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High transparency is important to the performance of optical equipment and devices, such as windows, lenses, solar panels, and safety goggles. As many of them are constantly exposed to various environmental conditions, it is highly desirable to develop a self-cleaning coating that can prevent microbial growth, fouling, corrosion and icing. One of these technologies is superhydrophobic coating. In this review, we discuss recent progress in design, synthesis and fabrication of transparent, superhydrophobic surfaces. First, we revisit different models of superhydrophobicity and present the potential challenges in the nanofabrication of transparent superhydrophobic surfaces. We then discuss the general fabrication methods, including the top-down fabrication methods and self-assembly approaches, to create roughness with a size in the sub-visible wavelength with or without post-hydrophobilization steps. While top-down fabrication offers well-defined size and shape of surface topography, self-assembly is more versatile and could enable mass-production of nano-roughness on a wide range of substrates at a lower cost. Therefore, we focus on discussion of different self-assembly methods, including sol–gel processes, microphase separation, templating, and nanoparticle assembly, to create transparent, superhydrophobic surfaces. The review concludes with perspectives on future directions and challenges in manipulation of surface nanoroughness, specifically, using nanoparticles, for both high transparency and superhydrophobicity and their potential applications.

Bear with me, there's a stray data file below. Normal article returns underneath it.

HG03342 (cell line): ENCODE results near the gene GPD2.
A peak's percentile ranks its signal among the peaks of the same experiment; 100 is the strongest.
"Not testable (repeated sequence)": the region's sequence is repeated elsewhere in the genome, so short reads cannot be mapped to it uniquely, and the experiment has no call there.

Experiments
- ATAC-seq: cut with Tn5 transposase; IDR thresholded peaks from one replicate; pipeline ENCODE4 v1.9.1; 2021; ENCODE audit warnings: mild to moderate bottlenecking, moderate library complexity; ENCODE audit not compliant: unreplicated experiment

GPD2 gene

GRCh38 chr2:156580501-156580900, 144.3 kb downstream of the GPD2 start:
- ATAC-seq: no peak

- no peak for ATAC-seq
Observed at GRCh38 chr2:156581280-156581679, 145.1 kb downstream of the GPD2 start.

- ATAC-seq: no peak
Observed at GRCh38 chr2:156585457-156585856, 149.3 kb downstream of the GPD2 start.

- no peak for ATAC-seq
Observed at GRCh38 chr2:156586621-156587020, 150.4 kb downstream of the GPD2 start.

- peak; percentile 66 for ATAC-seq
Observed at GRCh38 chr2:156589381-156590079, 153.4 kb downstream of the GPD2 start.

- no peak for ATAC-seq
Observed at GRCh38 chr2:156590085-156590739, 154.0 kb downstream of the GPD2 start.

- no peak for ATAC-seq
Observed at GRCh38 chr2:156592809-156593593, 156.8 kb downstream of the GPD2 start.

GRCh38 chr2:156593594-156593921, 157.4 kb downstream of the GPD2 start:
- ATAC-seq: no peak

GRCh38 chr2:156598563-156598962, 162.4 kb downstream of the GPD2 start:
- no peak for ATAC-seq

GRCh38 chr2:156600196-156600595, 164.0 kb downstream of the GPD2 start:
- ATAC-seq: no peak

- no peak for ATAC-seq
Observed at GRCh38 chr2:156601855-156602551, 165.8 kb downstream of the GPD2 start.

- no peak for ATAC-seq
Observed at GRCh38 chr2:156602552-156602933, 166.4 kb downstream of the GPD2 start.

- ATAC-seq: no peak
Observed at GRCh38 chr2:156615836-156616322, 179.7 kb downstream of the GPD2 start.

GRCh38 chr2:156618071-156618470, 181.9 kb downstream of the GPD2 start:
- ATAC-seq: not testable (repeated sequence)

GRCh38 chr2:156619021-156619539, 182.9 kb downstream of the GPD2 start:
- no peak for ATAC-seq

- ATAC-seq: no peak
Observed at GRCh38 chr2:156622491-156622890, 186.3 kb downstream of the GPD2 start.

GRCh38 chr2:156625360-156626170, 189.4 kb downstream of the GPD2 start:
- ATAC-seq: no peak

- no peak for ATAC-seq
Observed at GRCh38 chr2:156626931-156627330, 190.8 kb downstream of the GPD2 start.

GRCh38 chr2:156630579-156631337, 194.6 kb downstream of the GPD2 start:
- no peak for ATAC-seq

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Journal of Materials Chemistry A
- Information Point